RMIT University to oversee Australia-France doctoral training network
Network will incorporate 37 universities across both countries.
RMIT University is to lead on a new research network that brings together Australian and French Universities.
The €15.7mln network, called the Australia France Network of Doctoral Excellence (AUFRANDE) will be facilitated by RMIT’s European hub in Barcelona – RMIT Europe – and involve 37 universities across both countries.
Co-funded by the European Commission, along with RMIT and partners, the five-year project will employ 64 early career doctoral researchers, with a focus on generating industry-relevant research.
The researchers will be mentored by experienced supervisors from academia and industry and receive training and support including annual workshops and group events.
Speaking at the Australian Embassy in Paris, RMIT Vice-Chancellor and President Professor Alec Cameron said AUFRANDE was set to spark a new generation of high performing early-stage researchers. “Australian and French research ecosystems are being connected at scale in a way never done before,” he said. “This is only possible thanks to the unique positioning of RMIT's European hub, able to act as a bridge between the two countries through its detailed knowledge of how research funding works in both regions.”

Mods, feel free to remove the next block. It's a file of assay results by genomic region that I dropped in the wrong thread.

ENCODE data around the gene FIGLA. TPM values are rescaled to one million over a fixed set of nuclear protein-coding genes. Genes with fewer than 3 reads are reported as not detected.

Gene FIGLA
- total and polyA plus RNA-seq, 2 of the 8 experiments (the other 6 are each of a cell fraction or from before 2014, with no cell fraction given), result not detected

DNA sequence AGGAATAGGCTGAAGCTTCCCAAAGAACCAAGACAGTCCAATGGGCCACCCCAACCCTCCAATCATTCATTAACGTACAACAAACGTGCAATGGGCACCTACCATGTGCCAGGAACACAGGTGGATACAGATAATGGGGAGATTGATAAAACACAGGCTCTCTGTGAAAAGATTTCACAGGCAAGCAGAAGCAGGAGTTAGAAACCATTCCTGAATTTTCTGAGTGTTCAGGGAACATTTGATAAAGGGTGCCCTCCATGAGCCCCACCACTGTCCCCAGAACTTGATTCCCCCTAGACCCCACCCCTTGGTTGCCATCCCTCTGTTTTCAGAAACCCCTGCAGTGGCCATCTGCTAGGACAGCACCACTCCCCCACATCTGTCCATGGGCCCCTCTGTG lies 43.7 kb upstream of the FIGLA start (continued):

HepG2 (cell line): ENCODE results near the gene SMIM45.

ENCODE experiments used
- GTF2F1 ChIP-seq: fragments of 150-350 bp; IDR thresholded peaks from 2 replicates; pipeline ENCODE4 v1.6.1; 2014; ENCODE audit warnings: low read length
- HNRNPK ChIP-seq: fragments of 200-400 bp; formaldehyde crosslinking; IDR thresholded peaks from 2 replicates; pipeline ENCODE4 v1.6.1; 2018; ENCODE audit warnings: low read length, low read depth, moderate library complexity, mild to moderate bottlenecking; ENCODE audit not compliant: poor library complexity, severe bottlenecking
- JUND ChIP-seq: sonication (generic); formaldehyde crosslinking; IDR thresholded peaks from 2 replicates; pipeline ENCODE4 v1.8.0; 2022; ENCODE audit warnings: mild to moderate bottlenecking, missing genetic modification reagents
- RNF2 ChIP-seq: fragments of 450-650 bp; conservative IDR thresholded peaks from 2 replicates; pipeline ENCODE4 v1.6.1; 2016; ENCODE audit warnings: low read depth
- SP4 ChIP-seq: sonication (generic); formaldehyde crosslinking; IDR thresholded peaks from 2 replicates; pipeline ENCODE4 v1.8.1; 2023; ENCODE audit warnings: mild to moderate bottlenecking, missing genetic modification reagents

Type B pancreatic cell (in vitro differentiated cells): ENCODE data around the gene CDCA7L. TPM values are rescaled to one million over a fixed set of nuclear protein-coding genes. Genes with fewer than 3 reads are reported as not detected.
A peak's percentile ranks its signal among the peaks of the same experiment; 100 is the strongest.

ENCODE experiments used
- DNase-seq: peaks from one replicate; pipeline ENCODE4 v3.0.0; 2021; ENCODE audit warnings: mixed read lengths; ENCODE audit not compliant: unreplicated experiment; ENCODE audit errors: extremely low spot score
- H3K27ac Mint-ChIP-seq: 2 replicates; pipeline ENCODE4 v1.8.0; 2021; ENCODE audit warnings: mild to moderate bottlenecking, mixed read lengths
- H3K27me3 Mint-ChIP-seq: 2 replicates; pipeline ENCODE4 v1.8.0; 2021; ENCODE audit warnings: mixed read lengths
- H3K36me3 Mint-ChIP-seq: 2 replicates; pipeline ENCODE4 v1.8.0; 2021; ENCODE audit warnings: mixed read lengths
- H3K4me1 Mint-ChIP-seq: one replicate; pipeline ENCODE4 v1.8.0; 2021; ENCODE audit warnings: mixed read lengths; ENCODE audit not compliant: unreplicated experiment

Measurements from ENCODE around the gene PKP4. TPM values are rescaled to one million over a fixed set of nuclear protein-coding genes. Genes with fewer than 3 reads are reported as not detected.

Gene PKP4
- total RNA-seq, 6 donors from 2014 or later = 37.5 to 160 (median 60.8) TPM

AUFRANDE partner École Centrale de Lyon's Director of Research, Professor Christophe Corre, welcomed the opportunity, "From photonics and nanotechnology to acoustics and energetics, brilliant young researchers will find exciting AUFRANDE PhD positions in Centrale Lyon laboratories," he said.
The award of AUFRANDE consolidates RMIT Europe's expertise in leading large scale multi-partner international PhD programs, following the award of REDI last year, which links RMIT with 24 partners in 10 countries.
The new network will also establish a significant number of co-supervision agreements between French and Australian partners, laying the groundwork for continued high levels of collaboration well beyond the project’s end.
Researchers will be employed at French academic institutions and spend up to one year on secondment at an Australian university. They’ll receive both French and Australian doctoral degrees upon successful completion of their research.
Other Australian partners include UNSW Sydney, The University of Tasmania, Macquarie University and The University of Sydney.
The first group of PhD candidates will be recruited from a worldwide hiring campaign expected to begin in early 2023.